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Personal Injury Update

Published September 2014

The Maritime Labour Convention 2006: one year on and is the pressure building for PSC?

Current ratifications to the Convention by Member States: 64 countries List of country ratifications

The MLC 2006 has been in force for just over a year now, since August 2013. The International Labour Organisation ("ILO") is celebrating the Convention's anniversary and noting improving conditions for seafarers. It came into force in the UK on 7 August 2014.

In our March Update (click here to view) we reported on some of the international detentions that had taken place as a result of non-compliance with the MLC. Many were as a result of seafarers' complaints about their living conditions and unpaid wages. Bodies such as the International Transport Workers' Federation ("ITF") then followed these up with Port State Control ("PSC").

Apart from the inspections on vessels where irresponsible owners were failing to provide good working and living standards for their crews, there was also concern amongst responsible owners that inspections/detentions were taking place when, previously, the vessel would not have been inspected by PSC. Vessels were detained for allegations of non-compliant wage payments where owners confirmed that collective bargaining agreements were in place and discussions had taken place with the ITF in this respect (e.g. Canada's detention of "LIA M" and "HYDRA WARRIOR").

So, are things settling down a year on? It is clear that failings by some owners to address seafarers' welfare no longer go unnoticed. It is beneficial for the whole industry that those whose standards are inadequate should face consequences in line with the Convention. We discussed the example in March of the extensive cargo hold rusting and shattered deck railings found on Panamanian flagged "DONALD DUCKLING" which was in Tyneside for months, before being recently sold. She was abandoned by her owners and crew's wages were unpaid.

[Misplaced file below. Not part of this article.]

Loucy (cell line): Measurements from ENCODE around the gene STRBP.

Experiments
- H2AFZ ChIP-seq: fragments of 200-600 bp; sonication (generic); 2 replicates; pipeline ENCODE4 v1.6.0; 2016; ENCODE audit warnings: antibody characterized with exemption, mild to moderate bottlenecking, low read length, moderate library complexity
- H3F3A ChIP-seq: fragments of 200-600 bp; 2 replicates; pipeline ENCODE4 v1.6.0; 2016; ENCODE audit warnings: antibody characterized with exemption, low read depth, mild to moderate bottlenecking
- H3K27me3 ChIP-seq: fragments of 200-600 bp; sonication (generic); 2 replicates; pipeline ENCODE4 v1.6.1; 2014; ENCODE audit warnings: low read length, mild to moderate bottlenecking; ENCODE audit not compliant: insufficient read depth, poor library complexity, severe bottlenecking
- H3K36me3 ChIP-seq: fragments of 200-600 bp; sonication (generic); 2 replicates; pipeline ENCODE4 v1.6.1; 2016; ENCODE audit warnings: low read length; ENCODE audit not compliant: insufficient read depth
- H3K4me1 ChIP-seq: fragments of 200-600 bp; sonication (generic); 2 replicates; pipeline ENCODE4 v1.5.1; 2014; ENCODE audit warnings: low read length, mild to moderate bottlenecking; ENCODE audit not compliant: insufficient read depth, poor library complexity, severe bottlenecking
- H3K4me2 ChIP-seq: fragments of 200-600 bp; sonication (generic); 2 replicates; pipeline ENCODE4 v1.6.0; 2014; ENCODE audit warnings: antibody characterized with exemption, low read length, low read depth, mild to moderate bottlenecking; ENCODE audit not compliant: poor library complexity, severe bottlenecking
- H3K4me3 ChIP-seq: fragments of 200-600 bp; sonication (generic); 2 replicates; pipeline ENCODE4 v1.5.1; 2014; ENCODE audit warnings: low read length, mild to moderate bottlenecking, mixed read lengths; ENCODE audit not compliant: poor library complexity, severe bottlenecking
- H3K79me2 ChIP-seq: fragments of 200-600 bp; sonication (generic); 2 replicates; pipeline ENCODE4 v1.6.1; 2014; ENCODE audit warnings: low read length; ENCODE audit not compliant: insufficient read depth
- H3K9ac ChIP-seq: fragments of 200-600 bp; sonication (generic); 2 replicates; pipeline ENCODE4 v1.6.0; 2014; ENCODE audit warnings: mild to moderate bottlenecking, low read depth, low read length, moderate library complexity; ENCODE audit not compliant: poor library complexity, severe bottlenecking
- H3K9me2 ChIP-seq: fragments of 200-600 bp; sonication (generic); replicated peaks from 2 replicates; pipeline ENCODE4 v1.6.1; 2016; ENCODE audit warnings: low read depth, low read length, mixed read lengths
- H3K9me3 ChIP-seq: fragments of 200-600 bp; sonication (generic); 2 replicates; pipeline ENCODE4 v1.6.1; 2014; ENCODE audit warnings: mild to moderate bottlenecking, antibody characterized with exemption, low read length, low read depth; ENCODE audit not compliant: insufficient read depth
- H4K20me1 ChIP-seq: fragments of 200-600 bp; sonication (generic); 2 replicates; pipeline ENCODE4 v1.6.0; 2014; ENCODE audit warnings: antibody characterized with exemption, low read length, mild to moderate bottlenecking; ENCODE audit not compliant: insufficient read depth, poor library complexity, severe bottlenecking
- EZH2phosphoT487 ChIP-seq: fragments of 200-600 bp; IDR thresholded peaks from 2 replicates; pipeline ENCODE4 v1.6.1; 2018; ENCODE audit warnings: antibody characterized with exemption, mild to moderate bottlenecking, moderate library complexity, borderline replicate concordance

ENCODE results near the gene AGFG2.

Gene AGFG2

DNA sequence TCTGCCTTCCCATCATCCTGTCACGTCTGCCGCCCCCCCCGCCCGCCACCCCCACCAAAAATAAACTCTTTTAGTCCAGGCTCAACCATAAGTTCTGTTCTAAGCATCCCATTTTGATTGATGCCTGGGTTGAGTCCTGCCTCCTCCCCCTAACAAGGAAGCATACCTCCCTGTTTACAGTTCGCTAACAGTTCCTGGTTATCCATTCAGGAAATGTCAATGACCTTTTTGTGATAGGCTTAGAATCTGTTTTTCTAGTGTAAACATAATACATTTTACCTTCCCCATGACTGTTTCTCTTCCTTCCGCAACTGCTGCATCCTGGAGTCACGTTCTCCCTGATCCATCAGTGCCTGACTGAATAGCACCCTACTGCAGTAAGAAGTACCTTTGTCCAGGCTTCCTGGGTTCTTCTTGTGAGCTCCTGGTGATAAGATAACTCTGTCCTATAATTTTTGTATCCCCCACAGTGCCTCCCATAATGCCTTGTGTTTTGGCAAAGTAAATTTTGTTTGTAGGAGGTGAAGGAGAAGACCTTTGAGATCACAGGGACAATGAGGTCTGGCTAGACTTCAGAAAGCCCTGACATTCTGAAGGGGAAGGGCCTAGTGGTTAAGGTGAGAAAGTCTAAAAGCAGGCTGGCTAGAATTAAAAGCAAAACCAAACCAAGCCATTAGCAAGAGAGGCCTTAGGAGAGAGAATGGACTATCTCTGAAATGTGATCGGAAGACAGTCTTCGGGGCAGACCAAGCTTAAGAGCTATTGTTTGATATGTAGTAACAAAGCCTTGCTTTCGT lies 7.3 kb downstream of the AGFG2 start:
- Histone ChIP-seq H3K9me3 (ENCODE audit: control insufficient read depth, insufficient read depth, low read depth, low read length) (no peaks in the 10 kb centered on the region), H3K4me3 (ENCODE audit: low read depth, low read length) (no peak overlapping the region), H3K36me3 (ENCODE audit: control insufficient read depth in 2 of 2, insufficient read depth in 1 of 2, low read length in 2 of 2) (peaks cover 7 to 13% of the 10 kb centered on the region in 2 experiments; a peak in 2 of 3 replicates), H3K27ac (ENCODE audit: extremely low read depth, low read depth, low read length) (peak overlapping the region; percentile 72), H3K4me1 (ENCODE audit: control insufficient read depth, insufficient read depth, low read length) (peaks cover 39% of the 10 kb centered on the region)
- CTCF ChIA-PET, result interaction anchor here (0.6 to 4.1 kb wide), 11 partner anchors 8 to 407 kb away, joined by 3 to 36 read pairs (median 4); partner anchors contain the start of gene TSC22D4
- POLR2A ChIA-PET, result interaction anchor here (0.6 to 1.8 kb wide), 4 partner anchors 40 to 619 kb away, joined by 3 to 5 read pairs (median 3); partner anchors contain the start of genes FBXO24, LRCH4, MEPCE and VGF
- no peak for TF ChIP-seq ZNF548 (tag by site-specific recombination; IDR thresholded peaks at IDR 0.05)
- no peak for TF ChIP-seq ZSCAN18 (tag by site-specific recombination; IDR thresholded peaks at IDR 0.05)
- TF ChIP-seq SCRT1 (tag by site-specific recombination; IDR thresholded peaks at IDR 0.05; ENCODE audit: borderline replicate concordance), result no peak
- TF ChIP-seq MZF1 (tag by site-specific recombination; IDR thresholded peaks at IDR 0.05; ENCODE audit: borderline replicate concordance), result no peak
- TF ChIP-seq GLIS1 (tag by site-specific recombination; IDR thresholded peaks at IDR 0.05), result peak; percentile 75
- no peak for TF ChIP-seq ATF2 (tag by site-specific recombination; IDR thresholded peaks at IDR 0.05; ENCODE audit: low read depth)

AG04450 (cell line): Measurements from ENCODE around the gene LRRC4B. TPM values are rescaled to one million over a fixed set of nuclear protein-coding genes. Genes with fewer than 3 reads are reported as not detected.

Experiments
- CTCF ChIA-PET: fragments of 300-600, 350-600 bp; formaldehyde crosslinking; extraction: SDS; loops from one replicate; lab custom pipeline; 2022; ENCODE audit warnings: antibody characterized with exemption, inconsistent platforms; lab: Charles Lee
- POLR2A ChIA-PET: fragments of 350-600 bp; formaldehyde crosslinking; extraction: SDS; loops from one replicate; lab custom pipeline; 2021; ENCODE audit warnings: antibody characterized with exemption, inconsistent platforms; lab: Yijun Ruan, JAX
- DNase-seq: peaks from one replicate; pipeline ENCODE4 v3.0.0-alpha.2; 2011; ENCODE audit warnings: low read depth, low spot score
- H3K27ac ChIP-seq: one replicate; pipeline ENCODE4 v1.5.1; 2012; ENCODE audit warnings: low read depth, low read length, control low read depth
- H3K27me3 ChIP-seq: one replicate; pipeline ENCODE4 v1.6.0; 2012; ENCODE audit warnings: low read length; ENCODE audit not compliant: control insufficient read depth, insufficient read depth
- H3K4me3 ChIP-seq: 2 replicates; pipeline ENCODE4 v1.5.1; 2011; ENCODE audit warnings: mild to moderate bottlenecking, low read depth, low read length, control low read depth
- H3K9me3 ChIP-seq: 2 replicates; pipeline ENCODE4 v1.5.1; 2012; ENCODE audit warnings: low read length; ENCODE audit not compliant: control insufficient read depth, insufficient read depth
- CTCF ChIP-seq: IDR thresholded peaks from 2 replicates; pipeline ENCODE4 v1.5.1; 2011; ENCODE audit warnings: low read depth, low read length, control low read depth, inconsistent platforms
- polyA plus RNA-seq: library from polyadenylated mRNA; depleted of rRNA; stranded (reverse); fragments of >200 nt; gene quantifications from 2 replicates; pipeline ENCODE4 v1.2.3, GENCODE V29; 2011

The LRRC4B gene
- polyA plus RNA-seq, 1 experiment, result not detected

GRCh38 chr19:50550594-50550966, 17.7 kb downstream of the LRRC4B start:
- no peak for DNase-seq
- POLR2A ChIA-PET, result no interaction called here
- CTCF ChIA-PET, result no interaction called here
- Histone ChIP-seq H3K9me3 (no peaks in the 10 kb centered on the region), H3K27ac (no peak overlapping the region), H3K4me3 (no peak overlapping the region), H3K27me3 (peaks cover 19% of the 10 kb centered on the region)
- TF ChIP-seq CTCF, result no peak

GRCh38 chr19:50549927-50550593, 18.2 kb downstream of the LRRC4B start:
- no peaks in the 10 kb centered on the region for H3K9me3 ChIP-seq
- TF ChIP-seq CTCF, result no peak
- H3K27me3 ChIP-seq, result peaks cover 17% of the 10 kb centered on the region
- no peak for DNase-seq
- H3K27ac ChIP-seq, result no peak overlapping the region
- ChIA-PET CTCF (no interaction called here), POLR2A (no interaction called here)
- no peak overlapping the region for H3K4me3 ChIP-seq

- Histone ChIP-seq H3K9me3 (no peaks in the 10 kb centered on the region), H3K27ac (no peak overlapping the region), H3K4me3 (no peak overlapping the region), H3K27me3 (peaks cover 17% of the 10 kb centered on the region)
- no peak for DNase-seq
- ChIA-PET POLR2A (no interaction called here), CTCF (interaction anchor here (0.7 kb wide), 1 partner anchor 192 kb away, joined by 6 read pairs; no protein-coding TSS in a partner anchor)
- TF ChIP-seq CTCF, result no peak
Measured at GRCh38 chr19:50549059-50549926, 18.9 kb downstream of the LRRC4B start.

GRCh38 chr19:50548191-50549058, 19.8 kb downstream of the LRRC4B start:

The ILO advocated a "pragmatic" approach to enforcement of the MLC by PSC from the start of this process. However, we note from reports of the circumstances of some detentions that this may not be happening in practice. We thought it might be of interest to hear about the other side of an incident in a recent, high-profile case where owners have been heavily criticised by a PSC.

Some of you may have read about the three month ban of container vessel "VEGA AURIGA" by the Australia Maritime Safety Authority ("AMSA") last month. Its German owners, Vega-Reederei GmbH & Co. KG ("Vega") faced criticism in the press release dated 27 August 2014 (click here to view) which referred to "repeated concerns for welfare of the crew including, improper payment of wages, inadequate living and working conditions and inadequate maintenance resulting in an unseaworthy and substandard vessel".